GiveDirectly has received praise for its rigorous approach to impact evaluation. Most notably, it was the subject of a randomized controlled trial conducted by two researchers at MIT’s Abdul Latif Jameel Poverty Action Lab. (One of the researchers is GiveDirectly cofounder Jeremy Shapiro.) The results of that trial aren’t conclusive. They’re necessarily short-term, and they encompass several different gift sizes and payment schedules, thereby decreasing their statistical significance. But they accord with the findings of earlier studies: One year after receiving their gifts, recipients typically had more assets and larger incomes. They generally felt less stress than before, and their homes were more peaceful places. An influx of money didn’t appear to cause local inflation. And recipients, by and large, didn’t squander their gifts. Contrary to what some might expect, Niehaus notes, most people don’t drink or gamble away windfall sums of this kind.
In a review of GiveDirectly’s work, the charity evaluation organization GiveWell observed that “there is still limited evidence on the humanitarian impact of the type of transfers” that GiveDirectly provides. Despite that caveat, the group ranked GiveDirectly as one of its top charities, in part because of its commitment to self-examination. “Most charities don’t have that kind of rigorous, publicly available critique of their own programs,” says Eliza Scheffler, a research associate at GiveWell.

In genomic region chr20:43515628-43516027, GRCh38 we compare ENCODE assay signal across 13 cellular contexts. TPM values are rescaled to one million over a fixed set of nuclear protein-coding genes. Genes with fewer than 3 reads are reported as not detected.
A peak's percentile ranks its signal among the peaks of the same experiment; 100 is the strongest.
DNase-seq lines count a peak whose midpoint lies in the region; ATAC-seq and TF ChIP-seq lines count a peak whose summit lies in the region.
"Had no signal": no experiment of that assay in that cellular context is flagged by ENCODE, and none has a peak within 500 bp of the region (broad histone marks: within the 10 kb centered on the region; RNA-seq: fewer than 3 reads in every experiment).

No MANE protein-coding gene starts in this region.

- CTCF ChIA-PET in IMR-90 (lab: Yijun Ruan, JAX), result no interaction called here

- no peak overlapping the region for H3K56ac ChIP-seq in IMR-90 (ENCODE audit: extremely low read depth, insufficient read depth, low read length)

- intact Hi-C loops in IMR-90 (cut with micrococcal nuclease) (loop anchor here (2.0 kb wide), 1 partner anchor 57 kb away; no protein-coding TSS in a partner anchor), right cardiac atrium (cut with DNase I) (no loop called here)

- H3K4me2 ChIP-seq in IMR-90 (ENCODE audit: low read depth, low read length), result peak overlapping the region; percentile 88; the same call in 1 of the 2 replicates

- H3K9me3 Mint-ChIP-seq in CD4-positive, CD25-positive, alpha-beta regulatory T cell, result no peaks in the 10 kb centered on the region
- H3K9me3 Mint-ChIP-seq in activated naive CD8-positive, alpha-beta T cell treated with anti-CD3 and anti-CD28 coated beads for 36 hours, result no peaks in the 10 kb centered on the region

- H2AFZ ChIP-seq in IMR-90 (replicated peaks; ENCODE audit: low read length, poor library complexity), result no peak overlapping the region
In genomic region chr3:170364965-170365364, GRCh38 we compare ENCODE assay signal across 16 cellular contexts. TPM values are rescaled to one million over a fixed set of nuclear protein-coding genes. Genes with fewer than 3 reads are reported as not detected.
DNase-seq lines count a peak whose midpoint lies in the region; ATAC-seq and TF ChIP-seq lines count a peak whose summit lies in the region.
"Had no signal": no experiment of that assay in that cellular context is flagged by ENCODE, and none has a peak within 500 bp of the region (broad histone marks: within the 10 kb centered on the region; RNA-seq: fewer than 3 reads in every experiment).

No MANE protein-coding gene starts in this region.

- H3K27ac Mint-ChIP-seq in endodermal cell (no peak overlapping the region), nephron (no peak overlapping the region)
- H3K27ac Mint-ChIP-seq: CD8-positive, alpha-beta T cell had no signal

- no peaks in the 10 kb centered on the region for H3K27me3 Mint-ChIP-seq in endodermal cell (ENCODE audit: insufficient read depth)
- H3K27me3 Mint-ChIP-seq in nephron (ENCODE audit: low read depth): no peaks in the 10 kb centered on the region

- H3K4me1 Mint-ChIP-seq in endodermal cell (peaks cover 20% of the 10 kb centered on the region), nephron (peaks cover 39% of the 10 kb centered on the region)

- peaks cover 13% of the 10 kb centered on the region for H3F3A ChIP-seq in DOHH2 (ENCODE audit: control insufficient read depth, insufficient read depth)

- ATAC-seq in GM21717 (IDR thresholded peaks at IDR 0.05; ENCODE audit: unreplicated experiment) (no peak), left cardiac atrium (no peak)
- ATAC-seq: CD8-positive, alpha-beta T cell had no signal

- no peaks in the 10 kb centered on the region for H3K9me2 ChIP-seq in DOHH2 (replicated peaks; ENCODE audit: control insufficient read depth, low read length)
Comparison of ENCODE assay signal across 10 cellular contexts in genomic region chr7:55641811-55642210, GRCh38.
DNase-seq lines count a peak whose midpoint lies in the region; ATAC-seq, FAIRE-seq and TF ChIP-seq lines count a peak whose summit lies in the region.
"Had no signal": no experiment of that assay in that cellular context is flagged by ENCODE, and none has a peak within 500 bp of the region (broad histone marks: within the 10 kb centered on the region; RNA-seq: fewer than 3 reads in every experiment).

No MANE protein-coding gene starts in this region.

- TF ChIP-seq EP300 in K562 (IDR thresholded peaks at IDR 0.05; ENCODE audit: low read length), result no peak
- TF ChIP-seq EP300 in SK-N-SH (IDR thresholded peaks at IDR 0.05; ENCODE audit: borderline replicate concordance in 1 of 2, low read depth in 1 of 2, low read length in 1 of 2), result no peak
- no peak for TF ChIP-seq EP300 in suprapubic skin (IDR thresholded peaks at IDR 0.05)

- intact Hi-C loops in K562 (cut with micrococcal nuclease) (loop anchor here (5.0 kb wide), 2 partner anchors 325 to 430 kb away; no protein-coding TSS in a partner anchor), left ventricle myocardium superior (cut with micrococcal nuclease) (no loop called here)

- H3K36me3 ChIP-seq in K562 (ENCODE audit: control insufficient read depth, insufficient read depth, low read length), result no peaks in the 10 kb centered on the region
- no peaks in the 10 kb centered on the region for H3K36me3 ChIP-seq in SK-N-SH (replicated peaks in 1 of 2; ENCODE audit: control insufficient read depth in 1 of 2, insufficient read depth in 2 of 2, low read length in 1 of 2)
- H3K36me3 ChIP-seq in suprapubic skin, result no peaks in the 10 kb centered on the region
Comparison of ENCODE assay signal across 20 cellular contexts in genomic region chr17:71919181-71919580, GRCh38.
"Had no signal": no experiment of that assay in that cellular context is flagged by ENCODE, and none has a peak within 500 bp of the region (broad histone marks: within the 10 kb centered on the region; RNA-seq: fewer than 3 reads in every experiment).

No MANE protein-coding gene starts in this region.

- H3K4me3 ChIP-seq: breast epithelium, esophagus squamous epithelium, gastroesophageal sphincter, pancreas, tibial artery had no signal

GiveDirectly continues to collect data, and it’s also experimenting with its model to compare the effectiveness of different giving strategies. The data might eventually show that it makes more sense to give money to everyone in a community, not only to people who meet certain poverty criteria, or that it’s better to give $500 apiece to two households than $1,000 to one household. “Software companies are constantly testing, improving, and releasing new versions,” says Michael Faye, a cofounder who now sits on the GiveDirectly board. “We are doing the same, just in the field.”
Faye emphasizes that he and his colleagues don’t envision a time when large cash transfers will replace all forms of international development aid. If there are no hospitals or schools, for example, money alone won’t help children get vaccines or learn math. “Cash is not a silver bullet,” he says.
It certainly helps, though. GiveDirectly aims to hand out $14 million in 2014 and $26 million in 2015. Scaling up at that pace will require adding new staff and building the organization’s operational capacity. “But longer-term,” Niehaus says, “the big question is: How much do Americans want to give? I don’t think the availability of poor people is ever going to be a constraint.”